Continued work and application form my soul's nourishment. So soon as I commenced to rest and relax I should cease to live.

Francesco Petrarch

Man has no greater enemy than himself. I have acted contrary to my sentiments and inclination; throughout our whole lives we do what we never intended, and what we proposed to do, we leave undone.

Francesco Petrarch

Ruthless striving, overcomes everything.

Francesco Petrarch

Sameness is the mother of disgust, variety the cure.

Francesco Petrarch

Great errors seldom originate but with men of great minds.

Francesco Petrarch

A short cut to riches is to subtract from our desires.

Francesco Petrarch

I would have preferred to have been born in any other time than our own.

Francesco Petrarch

Suspicion is the cancer of friendship.

Francesco Petrarch

All pleasure in the world is a passing dream.

Francesco Petrarch

Rarely do great beauty and great virtue dwell together.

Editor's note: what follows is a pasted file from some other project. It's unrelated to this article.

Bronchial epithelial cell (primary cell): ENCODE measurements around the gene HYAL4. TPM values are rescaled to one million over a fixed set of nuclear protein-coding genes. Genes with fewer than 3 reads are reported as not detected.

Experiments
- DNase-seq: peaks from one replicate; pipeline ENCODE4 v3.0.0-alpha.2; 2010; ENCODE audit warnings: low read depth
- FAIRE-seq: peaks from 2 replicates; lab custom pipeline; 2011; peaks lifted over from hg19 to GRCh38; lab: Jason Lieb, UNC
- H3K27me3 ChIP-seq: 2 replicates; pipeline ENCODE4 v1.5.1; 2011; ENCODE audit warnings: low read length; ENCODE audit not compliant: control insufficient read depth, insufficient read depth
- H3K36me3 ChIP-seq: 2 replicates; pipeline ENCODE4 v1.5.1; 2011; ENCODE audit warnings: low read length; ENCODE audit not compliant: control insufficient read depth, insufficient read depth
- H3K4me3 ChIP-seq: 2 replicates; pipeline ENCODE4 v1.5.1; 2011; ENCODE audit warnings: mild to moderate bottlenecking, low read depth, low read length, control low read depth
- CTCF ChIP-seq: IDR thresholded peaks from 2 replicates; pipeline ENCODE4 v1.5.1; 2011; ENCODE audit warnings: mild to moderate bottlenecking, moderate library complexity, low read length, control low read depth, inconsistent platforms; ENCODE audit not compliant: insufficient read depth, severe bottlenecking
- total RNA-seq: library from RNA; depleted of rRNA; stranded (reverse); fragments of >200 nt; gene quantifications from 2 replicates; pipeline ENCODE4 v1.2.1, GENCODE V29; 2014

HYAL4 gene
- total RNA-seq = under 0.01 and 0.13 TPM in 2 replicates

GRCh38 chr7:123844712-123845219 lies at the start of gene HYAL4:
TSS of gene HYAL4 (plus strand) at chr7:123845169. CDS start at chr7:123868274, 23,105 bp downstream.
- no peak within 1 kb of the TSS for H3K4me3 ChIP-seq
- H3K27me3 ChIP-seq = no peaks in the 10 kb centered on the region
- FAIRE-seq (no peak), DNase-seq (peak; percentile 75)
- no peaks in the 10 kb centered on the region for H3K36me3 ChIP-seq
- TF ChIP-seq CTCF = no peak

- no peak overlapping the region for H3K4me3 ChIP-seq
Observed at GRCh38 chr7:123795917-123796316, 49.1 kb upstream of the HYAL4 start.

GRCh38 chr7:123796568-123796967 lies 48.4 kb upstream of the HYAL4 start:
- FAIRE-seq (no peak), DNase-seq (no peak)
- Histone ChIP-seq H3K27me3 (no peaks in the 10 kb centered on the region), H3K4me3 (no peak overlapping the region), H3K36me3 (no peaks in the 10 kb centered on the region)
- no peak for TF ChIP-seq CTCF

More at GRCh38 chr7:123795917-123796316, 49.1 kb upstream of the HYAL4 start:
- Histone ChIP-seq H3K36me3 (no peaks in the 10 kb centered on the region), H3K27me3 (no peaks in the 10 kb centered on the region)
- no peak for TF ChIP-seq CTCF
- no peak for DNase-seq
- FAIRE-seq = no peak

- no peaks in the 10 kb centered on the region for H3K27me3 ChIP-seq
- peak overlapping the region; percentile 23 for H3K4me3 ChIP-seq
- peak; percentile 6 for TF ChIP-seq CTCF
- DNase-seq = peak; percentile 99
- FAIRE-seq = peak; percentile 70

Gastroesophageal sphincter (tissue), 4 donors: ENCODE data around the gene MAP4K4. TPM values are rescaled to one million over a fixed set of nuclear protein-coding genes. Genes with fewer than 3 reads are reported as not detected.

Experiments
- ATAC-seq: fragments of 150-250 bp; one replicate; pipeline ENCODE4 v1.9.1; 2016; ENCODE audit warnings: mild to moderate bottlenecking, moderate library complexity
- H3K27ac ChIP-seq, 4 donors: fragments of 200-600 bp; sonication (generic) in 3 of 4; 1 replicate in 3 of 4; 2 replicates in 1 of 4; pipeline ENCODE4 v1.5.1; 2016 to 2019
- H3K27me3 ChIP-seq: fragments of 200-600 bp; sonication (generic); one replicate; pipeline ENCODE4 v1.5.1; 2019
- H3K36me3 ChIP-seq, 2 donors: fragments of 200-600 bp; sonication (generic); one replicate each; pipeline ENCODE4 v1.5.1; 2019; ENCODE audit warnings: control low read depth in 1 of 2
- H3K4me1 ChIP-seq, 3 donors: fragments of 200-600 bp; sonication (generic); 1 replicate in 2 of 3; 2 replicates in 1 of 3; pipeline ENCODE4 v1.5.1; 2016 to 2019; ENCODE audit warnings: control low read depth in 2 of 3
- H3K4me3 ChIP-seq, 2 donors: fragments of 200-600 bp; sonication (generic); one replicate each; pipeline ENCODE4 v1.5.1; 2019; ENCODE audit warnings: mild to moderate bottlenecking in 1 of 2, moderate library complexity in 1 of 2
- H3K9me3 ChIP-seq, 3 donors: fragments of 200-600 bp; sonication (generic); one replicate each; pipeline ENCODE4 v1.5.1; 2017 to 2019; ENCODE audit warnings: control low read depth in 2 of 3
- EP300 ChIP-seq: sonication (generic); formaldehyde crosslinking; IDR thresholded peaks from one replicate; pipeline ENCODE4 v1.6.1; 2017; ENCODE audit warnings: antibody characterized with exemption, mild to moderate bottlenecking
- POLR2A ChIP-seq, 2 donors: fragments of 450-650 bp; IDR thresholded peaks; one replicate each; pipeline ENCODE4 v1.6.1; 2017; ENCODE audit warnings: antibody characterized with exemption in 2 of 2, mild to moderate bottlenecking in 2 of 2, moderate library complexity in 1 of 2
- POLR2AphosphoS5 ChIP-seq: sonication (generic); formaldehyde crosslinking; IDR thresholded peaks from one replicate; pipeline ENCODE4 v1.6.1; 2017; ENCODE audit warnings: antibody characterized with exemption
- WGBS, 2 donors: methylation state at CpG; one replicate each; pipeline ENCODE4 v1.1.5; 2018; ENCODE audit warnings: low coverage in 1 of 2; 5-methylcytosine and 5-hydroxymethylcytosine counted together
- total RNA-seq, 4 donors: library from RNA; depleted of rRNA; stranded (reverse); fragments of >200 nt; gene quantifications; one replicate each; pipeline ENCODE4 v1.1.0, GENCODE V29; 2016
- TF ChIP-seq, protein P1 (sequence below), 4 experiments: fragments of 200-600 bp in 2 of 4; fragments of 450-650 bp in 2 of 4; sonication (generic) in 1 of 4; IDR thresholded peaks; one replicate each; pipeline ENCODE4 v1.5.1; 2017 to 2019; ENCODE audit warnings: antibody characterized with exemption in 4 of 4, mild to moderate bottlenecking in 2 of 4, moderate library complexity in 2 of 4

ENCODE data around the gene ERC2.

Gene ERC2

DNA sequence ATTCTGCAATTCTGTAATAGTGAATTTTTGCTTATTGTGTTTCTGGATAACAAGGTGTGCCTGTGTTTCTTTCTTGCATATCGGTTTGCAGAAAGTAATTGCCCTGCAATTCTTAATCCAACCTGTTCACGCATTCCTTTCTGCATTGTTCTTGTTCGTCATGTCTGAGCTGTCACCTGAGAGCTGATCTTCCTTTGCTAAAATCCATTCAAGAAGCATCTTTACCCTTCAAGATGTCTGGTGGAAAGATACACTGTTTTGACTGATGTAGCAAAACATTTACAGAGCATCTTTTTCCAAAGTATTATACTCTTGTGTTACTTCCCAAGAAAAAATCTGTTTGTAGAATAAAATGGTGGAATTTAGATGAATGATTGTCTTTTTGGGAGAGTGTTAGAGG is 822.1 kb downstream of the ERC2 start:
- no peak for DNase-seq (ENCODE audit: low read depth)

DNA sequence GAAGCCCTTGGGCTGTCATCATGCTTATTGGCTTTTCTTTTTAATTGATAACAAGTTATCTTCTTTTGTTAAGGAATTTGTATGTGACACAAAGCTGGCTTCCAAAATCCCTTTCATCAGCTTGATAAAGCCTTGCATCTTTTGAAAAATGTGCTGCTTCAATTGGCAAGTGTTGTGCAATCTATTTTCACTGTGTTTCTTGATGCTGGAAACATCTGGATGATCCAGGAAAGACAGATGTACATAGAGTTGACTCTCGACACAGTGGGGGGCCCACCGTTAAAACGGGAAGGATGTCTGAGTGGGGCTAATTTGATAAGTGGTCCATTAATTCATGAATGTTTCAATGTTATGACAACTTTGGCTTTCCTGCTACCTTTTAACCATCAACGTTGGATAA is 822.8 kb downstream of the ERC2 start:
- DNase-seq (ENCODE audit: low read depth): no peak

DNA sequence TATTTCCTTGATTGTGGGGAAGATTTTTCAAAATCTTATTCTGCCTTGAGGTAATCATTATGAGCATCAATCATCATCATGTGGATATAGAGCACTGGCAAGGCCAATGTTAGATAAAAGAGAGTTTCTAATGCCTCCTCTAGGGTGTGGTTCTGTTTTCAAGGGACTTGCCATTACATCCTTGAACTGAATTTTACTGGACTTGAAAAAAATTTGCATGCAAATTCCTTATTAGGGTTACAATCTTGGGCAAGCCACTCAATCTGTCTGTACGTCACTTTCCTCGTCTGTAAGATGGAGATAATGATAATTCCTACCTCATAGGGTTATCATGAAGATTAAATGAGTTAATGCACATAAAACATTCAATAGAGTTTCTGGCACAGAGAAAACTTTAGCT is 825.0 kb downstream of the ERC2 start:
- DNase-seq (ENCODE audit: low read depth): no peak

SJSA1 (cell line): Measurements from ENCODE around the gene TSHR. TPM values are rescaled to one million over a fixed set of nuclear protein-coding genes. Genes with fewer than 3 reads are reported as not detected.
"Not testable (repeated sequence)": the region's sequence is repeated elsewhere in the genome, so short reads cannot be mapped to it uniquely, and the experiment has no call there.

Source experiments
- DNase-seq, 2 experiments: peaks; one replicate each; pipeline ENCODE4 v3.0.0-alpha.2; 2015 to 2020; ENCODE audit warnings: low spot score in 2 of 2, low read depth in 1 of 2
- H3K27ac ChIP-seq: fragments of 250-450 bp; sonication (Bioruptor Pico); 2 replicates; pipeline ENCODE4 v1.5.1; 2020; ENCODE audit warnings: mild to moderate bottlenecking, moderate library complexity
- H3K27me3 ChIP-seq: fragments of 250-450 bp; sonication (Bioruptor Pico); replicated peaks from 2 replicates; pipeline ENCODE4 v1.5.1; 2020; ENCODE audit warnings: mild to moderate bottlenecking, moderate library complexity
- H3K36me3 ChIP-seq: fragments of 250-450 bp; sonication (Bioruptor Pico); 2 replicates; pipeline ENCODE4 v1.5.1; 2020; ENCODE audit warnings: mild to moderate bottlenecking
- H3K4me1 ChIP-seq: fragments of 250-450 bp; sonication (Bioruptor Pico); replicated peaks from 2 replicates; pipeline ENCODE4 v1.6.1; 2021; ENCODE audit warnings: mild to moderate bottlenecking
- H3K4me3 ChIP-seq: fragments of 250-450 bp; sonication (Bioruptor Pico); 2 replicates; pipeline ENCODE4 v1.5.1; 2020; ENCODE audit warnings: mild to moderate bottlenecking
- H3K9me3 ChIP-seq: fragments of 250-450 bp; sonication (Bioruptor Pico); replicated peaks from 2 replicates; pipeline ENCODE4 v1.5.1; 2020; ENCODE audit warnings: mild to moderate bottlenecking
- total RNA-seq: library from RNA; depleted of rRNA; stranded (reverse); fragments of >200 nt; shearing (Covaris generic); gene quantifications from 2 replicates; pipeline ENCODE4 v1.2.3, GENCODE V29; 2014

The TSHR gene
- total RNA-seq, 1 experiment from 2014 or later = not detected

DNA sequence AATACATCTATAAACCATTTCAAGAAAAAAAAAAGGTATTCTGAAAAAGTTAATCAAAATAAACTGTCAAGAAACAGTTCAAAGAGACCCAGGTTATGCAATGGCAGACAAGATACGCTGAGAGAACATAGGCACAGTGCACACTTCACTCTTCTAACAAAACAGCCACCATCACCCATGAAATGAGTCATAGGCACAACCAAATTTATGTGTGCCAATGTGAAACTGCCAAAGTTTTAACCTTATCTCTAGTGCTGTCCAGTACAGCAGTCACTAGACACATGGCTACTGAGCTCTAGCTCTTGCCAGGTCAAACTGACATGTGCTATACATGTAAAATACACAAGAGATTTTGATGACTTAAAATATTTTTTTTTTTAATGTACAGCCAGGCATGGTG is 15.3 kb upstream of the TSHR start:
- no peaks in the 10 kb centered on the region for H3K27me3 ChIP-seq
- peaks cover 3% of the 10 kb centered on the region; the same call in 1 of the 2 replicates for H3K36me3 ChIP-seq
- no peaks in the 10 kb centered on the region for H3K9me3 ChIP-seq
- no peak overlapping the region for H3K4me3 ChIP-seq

Francesco Petrarch

Virtue is health, vice is sickness.

Francesco Petrarch

It is better to will the good than to know the truth,

Francesco Petrarch

Death is a sleep that ends our dreaming. Oh, that we may be allowed to wake before death wakes us.

Francesco Petrarch

Man has not a greater enemy than himself.

Francesco Petrarch

The aged love what is practical while impetuous youth longs only for what is dazzling.

Francesco Petrarch

Five enemies of peace inhabit with us - avarice, ambition, envy, anger, and pride; if these were to be banished, we should infallibly enjoy perpetual peace.

Francesco Petrarch

For though I am a body of this earth, my firm desire is born from the stars.

Francesco Petrarch

Books can warm the heart with friendly words and counsel, entering into a close relationship with us which is articulate and alive

Francesco Petrarch

And men go about to wonder at the heights of the mountains, and the mighty waves of the sea, and the wide sweep of rivers, and the circuit of the ocean, and the revolution of the stars, but themselves they consider not.

Francesco Petrarch

Perhaps out there, somewhere, someone is sighing for your absence; and with this thought, my soul begins to breathe.